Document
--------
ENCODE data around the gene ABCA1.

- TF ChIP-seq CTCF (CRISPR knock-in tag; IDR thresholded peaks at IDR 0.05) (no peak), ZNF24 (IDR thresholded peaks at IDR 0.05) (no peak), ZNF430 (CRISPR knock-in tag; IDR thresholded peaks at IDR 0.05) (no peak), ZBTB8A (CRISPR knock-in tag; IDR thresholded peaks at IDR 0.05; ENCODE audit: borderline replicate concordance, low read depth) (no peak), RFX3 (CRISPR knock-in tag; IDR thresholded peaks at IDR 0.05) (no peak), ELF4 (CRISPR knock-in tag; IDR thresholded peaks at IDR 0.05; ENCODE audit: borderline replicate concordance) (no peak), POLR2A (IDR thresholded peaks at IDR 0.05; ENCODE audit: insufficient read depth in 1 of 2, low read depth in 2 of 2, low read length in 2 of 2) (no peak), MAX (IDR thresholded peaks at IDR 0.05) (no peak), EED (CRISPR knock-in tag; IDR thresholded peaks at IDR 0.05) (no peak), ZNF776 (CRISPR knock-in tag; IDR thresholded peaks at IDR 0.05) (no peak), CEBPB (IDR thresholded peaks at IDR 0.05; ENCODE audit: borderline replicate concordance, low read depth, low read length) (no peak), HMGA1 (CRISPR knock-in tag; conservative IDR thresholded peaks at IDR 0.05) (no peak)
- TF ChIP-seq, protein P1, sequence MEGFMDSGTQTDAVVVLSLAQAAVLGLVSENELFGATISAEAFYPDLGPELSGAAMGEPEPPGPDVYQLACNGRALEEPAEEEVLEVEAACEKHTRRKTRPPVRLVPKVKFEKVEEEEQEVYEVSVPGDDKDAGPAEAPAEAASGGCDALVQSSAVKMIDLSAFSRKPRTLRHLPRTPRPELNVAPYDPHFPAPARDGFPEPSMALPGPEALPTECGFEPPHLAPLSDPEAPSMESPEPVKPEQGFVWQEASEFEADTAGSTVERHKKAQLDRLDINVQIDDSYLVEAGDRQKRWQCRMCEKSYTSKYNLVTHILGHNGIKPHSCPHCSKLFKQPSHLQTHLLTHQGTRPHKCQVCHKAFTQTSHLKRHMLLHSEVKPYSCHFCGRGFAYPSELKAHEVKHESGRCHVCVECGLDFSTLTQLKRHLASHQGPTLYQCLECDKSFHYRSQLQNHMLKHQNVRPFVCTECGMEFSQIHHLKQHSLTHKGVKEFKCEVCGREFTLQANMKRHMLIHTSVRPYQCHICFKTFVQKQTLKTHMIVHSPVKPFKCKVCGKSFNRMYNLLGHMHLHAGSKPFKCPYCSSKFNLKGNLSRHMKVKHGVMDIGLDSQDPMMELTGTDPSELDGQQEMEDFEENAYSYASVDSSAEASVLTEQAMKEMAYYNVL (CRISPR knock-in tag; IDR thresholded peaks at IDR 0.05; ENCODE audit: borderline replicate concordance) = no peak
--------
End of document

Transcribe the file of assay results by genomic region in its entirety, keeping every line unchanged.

ENCODE data around the gene ABCA1.

- TF ChIP-seq CTCF (CRISPR knock-in tag; IDR thresholded peaks at IDR 0.05) (no peak), ZNF24 (IDR thresholded peaks at IDR 0.05) (no peak), ZNF430 (CRISPR knock-in tag; IDR thresholded peaks at IDR 0.05) (no peak), ZBTB8A (CRISPR knock-in tag; IDR thresholded peaks at IDR 0.05; ENCODE audit: borderline replicate concordance, low read depth) (no peak), RFX3 (CRISPR knock-in tag; IDR thresholded peaks at IDR 0.05) (no peak), ELF4 (CRISPR knock-in tag; IDR thresholded peaks at IDR 0.05; ENCODE audit: borderline replicate concordance) (no peak), POLR2A (IDR thresholded peaks at IDR 0.05; ENCODE audit: insufficient read depth in 1 of 2, low read depth in 2 of 2, low read length in 2 of 2) (no peak), MAX (IDR thresholded peaks at IDR 0.05) (no peak), EED (CRISPR knock-in tag; IDR thresholded peaks at IDR 0.05) (no peak), ZNF776 (CRISPR knock-in tag; IDR thresholded peaks at IDR 0.05) (no peak), CEBPB (IDR thresholded peaks at IDR 0.05; ENCODE audit: borderline replicate concordance, low read depth, low read length) (no peak), HMGA1 (CRISPR knock-in tag; conservative IDR thresholded peaks at IDR 0.05) (no peak)
- TF ChIP-seq, protein P1, sequence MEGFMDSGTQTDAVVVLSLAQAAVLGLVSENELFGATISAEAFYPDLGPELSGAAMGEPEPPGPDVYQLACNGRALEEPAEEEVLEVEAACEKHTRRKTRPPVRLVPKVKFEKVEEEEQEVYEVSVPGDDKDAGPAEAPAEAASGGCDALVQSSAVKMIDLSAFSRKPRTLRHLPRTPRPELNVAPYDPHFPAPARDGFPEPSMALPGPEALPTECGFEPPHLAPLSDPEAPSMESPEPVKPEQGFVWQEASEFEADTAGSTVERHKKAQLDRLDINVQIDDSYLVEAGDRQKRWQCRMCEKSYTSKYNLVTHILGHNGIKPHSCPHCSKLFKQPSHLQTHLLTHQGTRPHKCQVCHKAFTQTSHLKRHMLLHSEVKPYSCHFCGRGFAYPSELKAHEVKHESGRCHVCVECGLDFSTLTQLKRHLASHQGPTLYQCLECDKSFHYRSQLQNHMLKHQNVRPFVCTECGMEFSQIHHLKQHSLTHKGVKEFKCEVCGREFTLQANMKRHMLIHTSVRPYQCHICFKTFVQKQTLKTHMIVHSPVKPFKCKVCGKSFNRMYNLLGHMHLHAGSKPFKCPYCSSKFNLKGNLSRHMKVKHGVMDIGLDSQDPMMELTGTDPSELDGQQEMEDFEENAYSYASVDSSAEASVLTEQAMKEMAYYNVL (CRISPR knock-in tag; IDR thresholded peaks at IDR 0.05; ENCODE audit: borderline replicate concordance) = no peak